This was an amazing book. I am always interested in books about Jews who convert or who move away from Judaism because my parents, Holocaust survivors, subliminally encouraged assimilation and intermarriage among their children, although not conversion. Ms. Jacoby's analysis of all topics, no matter how brutally honest she had to be, was incredible to read. This book comes out of her journalism background and yet it doesn't read like journalism, it reads like an amazing journey...All in all, I learned much from this book. I learned a history of the German Jewish immigrants that I had never heard before, the history of our own country's anti-semitism, and about pre-Vatican II Catholicism, among other topics. The book put a personal stamp on these topics; it's impossible for me now to judge the "Aunt Edith's" for converting, not when the conversion came out of genuine faith. The book also inspires me to read more about the Holocaust, which I have avoided due to my parents' experiences. Although Ms. Jacoby says you can't stop being a Jew, which I believe, I also believe that if enough generations intermarry, their Jewishness will eventually disappear and they will hide successfully. Maybe not from Nuremberg Laws, but certainly within the pluralism of American society.
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5 of 5 people found the following review helpful By Midwest Book Review on September 7, 2000
Format: Hardcover
Half-Jew is Susan Jacoby's impressive, highly recommended family history in which she shares a meticulous historical research into the suppressed Judaic roots of her personal genealogy. In these pages, Susan writes with compassion, emotional insight, and candor about her father (who was a Roman Catholic convert) and her own search for ancestral roots that led her to the discovery of her German Jewish grand-grandfather who arrived in American in 1849, her tormented grandfather who built a brilliant legal career in the early 1900s only to gamble it away and die a cocaine addiction in 1941, of her great-uncle Harold, a distinguished astronomy whose map of the constellations still shines up on the ceiling of New York's Grand Central Terminal, and her beloved uncle Oswald Jacoby, a famous bridge champion. Susan also explores the damage inflicted by intimate parental lies, and the rich opportunities for redress when a parent and an adult child face long-buried truths about themselves and who they are.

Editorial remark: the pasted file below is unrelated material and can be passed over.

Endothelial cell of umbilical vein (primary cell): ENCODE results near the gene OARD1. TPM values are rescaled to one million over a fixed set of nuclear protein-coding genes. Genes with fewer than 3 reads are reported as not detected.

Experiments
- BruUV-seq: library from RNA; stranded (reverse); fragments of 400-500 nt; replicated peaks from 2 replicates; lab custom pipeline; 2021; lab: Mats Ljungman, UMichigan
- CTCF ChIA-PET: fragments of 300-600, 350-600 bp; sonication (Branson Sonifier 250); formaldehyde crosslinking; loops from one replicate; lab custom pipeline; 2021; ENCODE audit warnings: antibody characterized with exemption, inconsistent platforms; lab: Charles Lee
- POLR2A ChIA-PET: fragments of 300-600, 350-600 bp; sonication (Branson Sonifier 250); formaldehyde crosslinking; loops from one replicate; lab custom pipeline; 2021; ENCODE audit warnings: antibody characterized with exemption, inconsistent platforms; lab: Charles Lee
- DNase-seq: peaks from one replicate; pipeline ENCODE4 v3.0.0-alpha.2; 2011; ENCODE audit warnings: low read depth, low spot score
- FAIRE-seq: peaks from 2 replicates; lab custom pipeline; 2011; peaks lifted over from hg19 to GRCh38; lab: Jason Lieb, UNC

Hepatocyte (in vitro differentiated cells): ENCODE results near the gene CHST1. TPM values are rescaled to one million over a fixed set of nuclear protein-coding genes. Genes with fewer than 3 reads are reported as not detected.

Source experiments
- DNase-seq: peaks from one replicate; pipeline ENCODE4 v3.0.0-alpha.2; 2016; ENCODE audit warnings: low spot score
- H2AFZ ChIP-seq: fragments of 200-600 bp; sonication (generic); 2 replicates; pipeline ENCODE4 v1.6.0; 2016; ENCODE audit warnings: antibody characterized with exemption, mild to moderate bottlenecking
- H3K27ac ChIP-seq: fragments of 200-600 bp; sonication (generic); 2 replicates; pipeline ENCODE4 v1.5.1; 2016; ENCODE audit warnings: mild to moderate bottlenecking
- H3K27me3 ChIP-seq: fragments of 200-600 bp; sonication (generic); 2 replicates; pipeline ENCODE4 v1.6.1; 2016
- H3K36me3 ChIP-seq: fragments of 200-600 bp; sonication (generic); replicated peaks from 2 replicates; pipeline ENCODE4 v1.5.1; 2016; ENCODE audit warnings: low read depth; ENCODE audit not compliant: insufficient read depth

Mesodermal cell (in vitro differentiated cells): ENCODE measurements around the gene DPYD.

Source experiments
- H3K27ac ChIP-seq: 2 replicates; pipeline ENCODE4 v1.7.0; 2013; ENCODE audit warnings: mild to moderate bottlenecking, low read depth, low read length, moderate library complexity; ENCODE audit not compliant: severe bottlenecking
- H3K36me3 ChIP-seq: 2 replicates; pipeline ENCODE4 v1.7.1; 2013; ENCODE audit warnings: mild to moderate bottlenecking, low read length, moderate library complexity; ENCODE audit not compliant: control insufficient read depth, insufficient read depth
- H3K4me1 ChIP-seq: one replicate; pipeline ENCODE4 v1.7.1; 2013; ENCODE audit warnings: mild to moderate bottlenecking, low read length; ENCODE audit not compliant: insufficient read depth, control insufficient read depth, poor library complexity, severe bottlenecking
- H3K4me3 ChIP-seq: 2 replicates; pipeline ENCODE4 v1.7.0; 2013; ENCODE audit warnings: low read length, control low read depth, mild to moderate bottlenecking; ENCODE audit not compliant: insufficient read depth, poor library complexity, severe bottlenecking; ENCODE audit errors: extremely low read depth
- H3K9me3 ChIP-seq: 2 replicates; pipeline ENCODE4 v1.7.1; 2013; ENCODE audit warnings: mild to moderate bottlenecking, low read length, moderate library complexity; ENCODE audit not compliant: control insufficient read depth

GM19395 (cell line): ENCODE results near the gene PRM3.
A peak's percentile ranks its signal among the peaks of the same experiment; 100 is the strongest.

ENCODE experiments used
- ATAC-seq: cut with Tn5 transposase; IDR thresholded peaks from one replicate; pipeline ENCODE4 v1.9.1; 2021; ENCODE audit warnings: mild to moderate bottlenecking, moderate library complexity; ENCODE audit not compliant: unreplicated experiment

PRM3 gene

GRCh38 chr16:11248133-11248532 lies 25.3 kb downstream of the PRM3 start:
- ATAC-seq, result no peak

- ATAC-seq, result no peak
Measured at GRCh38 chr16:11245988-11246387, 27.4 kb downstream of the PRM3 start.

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4 of 4 people found the following review helpful By A Customer on October 26, 2000
Format: Hardcover
Wow! Susan Jacoby has written a fantastic account of her childhood and her family's history. She thoroughly documents her emotions, thoughts, and historical facts. The reader only wants to support her and discover intrinsic truths regarding their own heritage. A good book for people of all religious backgrounds.
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8 of 10 people found the following review helpful By A Customer on May 20, 2000
Format: Hardcover
Susan Jacoby investigates and explores her family's past, particularly her father's German-Jewish ancestry. The first Jacoby came to the United States in 1849. Over time, members of the family came to deny their Jewish identity. Jacoby's father and his two siblings married Catholics. Her father converted to Catholocism and Jacoby was raised as a Catholic, with no knowledge of her father's Jewish background. Jacoby clearly had a precocious, inquiring mind even as a young child, and the book she has written is honest, perceptive, and compassionate. Her quest of discovery extends to related issues, such as, restricted Jewish enrollment in elite universities in the 1920s, elementary education in parochial schools, and is, at all times, fascinating, and often refreshingly out-spoken. This is one of the best of the many books I've read about hidden pasts.